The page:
German carmaker BMW has started production of the all-electric i4 at its main plant in Munich. This means that BMW’s vehicles with all drive variants are now running on the same assembly line.
The i4 is an electric sedan the size of a BMW 3 Series, which company plans to launch in November, alongside its flagship iX SUV. The i4 is the first fully electric car to be produced in Munich, although the plant already produces the BMW 3 Series Sedan, the BMW 3 Series Touring – both with combustion engines and hybrid drive – and the BMW M3 and the BMW 4 Series Gran Coupé.
According to BMW around 90 per cent of the existing production facilities in the Munich body shop can also be used for the BMW i4, despite its electric drive and high-voltage battery.
Nevertheless, is describes the integration of battery assembly as highly complex, “The battery pack is now bolted onto the body by a new, fully automated battery assembly system that works from below,” a spokesperson explains. “Fully automated, high-resolution camera systems scan it thoroughly beforehand to ensure the surface is absolutely clean and there are no impurities that could cause damage.”
BMW has invested a total of 200 million euros integrating production of the i4 into its existing production set up. Since embracing electric mobility several years ago, it has installed a new vehicle assembly line and a new body shop, and engine construction has been relocated to the other sites in the company’s production network. The production of the four-cylinder engines is set to move to sites in the UK and Austria at the end of this year, and the relocation of engine production in Munich is scheduled for completion by 2024.
“For the plant and team, the launch of the BMW i4 is a milestone on the road to electric mobility,” says production board member Milan Nedeljković, adding that, from 2023, more than half of all vehicles produced at the main plant will be electrified, the majority of which will be purely electric.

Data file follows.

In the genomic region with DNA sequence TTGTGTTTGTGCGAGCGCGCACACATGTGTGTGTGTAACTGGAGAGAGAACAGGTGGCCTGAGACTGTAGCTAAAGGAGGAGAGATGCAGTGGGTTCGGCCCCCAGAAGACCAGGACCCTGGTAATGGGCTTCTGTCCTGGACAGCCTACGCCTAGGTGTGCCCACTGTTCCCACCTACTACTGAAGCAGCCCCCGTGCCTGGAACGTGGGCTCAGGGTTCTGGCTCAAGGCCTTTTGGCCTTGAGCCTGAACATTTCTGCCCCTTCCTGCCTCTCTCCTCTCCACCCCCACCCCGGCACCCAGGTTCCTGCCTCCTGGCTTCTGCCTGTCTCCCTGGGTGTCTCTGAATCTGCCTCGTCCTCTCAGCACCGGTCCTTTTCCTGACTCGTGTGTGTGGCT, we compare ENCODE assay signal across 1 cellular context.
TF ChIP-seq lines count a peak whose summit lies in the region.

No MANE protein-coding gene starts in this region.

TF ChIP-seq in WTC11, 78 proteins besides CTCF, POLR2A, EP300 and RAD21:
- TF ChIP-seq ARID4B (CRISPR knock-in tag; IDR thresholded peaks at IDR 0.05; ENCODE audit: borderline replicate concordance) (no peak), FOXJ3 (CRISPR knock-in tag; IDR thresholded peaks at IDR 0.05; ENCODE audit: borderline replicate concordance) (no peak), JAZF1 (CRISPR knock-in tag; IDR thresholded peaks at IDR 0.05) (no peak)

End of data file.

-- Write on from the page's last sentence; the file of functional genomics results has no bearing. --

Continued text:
To coincide with the start of production of the BMW i4, the Munich-based manufacturer has also announced that transport logistics for the plant will be realised locally emission-free in the urban area of Munich within the next few years. To this end, BMW intends to increasingly switch to rail and battery-electric trucks. According to BMW, more than 750 truck deliveries are required every day for the delivery of parts. In future, these journeys will be made in urban areas using e-trucks. About half of the vehicles produced in Munich are already transported by rail. This share is to be successively increased.
BMW claims that CO2 emissions per vehicle it produces fell by 78 per cent between 2006 and 2020. By 2030, it adds, CO2 emissions per vehicle produced will be reduced by a further 80 per cent. The company says that it has concluded direct purchase agreements for green electricity with regional hydroelectric power plants – among others – for the production of the i4.